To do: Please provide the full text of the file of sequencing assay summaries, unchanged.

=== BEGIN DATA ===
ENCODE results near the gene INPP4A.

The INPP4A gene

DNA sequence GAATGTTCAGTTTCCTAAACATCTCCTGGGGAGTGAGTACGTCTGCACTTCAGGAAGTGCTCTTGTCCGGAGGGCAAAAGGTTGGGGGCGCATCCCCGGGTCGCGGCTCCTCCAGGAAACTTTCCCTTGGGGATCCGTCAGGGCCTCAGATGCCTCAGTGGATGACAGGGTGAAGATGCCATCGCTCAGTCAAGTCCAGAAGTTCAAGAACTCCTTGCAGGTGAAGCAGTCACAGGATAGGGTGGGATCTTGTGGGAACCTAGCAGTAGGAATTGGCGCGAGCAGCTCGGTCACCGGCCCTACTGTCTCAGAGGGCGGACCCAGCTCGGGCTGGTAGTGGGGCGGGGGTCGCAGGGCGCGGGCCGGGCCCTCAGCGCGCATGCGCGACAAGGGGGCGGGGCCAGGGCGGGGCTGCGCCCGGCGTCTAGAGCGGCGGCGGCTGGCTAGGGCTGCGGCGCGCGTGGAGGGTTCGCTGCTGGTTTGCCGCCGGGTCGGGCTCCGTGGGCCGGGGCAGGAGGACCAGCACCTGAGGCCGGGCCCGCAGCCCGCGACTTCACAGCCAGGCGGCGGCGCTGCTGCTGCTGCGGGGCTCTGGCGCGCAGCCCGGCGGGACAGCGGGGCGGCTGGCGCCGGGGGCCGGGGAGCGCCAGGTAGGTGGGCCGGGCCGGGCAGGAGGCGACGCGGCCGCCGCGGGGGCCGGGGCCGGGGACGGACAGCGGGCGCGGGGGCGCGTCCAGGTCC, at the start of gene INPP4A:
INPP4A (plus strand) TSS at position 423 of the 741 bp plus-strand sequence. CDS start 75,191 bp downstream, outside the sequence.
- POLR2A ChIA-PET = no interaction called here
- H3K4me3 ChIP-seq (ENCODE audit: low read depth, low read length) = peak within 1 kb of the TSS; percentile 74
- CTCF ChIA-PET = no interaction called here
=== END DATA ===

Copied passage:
ENCODE results near the gene INPP4A.

The INPP4A gene

DNA sequence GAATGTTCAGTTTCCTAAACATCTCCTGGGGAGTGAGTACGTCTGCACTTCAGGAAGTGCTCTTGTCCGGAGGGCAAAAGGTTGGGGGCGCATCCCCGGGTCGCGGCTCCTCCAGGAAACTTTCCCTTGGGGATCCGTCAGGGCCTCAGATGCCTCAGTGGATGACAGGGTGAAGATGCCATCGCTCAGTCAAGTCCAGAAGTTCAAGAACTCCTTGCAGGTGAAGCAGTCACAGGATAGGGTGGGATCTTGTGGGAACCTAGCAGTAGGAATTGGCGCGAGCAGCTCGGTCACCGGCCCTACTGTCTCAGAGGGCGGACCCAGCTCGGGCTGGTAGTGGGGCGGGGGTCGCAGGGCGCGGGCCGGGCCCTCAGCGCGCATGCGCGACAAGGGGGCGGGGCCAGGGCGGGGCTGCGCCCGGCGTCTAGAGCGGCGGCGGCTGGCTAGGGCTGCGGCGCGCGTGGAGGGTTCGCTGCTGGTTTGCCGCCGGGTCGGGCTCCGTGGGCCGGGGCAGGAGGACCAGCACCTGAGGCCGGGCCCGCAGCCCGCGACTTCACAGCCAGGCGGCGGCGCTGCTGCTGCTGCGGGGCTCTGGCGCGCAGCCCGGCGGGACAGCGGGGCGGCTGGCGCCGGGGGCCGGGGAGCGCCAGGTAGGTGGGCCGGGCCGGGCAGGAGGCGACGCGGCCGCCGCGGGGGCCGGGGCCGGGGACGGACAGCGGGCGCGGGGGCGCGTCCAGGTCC, at the start of gene INPP4A:
INPP4A (plus strand) TSS at position 423 of the 741 bp plus-strand sequence. CDS start 75,191 bp downstream, outside the sequence.
- POLR2A ChIA-PET = no interaction called here
- H3K4me3 ChIP-seq (ENCODE audit: low read depth, low read length) = peak within 1 kb of the TSS; percentile 74
- CTCF ChIA-PET = no interaction called here